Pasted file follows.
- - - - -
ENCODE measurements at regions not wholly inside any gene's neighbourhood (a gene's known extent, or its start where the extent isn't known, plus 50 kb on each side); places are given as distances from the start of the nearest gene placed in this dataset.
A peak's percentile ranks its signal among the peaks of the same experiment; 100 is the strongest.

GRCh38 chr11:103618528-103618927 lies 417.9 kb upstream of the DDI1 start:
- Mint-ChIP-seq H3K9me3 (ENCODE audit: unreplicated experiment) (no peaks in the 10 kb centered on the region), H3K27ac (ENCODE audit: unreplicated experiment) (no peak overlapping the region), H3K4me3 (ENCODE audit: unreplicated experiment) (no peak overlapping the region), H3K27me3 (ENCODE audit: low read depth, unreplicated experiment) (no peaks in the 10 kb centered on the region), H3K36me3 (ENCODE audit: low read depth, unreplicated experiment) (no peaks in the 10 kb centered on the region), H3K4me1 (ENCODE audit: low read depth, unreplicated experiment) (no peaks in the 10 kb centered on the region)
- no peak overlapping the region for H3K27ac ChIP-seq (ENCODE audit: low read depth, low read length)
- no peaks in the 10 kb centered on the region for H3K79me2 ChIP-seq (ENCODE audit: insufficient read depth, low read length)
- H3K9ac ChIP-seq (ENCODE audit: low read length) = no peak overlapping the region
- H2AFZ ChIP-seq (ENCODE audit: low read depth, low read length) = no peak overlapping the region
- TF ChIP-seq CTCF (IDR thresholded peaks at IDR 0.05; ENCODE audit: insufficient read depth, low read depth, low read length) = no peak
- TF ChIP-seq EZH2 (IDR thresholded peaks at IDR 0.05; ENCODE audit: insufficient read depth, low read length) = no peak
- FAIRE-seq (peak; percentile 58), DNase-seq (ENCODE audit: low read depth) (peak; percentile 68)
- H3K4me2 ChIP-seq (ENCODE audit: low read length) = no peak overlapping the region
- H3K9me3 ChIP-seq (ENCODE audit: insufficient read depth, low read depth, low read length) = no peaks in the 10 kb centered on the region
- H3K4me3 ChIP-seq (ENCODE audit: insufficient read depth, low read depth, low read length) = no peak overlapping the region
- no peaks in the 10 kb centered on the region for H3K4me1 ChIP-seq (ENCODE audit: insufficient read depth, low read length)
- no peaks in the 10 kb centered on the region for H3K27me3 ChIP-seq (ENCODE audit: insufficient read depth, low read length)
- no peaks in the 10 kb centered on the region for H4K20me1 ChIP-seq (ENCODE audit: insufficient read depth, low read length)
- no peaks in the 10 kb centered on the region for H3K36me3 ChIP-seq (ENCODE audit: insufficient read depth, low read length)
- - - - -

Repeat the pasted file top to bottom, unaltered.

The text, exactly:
ENCODE measurements at regions not wholly inside any gene's neighbourhood (a gene's known extent, or its start where the extent isn't known, plus 50 kb on each side); places are given as distances from the start of the nearest gene placed in this dataset.
A peak's percentile ranks its signal among the peaks of the same experiment; 100 is the strongest.

GRCh38 chr11:103618528-103618927 lies 417.9 kb upstream of the DDI1 start:
- Mint-ChIP-seq H3K9me3 (ENCODE audit: unreplicated experiment) (no peaks in the 10 kb centered on the region), H3K27ac (ENCODE audit: unreplicated experiment) (no peak overlapping the region), H3K4me3 (ENCODE audit: unreplicated experiment) (no peak overlapping the region), H3K27me3 (ENCODE audit: low read depth, unreplicated experiment) (no peaks in the 10 kb centered on the region), H3K36me3 (ENCODE audit: low read depth, unreplicated experiment) (no peaks in the 10 kb centered on the region), H3K4me1 (ENCODE audit: low read depth, unreplicated experiment) (no peaks in the 10 kb centered on the region)
- no peak overlapping the region for H3K27ac ChIP-seq (ENCODE audit: low read depth, low read length)
- no peaks in the 10 kb centered on the region for H3K79me2 ChIP-seq (ENCODE audit: insufficient read depth, low read length)
- H3K9ac ChIP-seq (ENCODE audit: low read length) = no peak overlapping the region
- H2AFZ ChIP-seq (ENCODE audit: low read depth, low read length) = no peak overlapping the region
- TF ChIP-seq CTCF (IDR thresholded peaks at IDR 0.05; ENCODE audit: insufficient read depth, low read depth, low read length) = no peak
- TF ChIP-seq EZH2 (IDR thresholded peaks at IDR 0.05; ENCODE audit: insufficient read depth, low read length) = no peak
- FAIRE-seq (peak; percentile 58), DNase-seq (ENCODE audit: low read depth) (peak; percentile 68)
- H3K4me2 ChIP-seq (ENCODE audit: low read length) = no peak overlapping the region
- H3K9me3 ChIP-seq (ENCODE audit: insufficient read depth, low read depth, low read length) = no peaks in the 10 kb centered on the region
- H3K4me3 ChIP-seq (ENCODE audit: insufficient read depth, low read depth, low read length) = no peak overlapping the region
- no peaks in the 10 kb centered on the region for H3K4me1 ChIP-seq (ENCODE audit: insufficient read depth, low read length)
- no peaks in the 10 kb centered on the region for H3K27me3 ChIP-seq (ENCODE audit: insufficient read depth, low read length)
- no peaks in the 10 kb centered on the region for H4K20me1 ChIP-seq (ENCODE audit: insufficient read depth, low read length)
- no peaks in the 10 kb centered on the region for H3K36me3 ChIP-seq (ENCODE audit: insufficient read depth, low read length)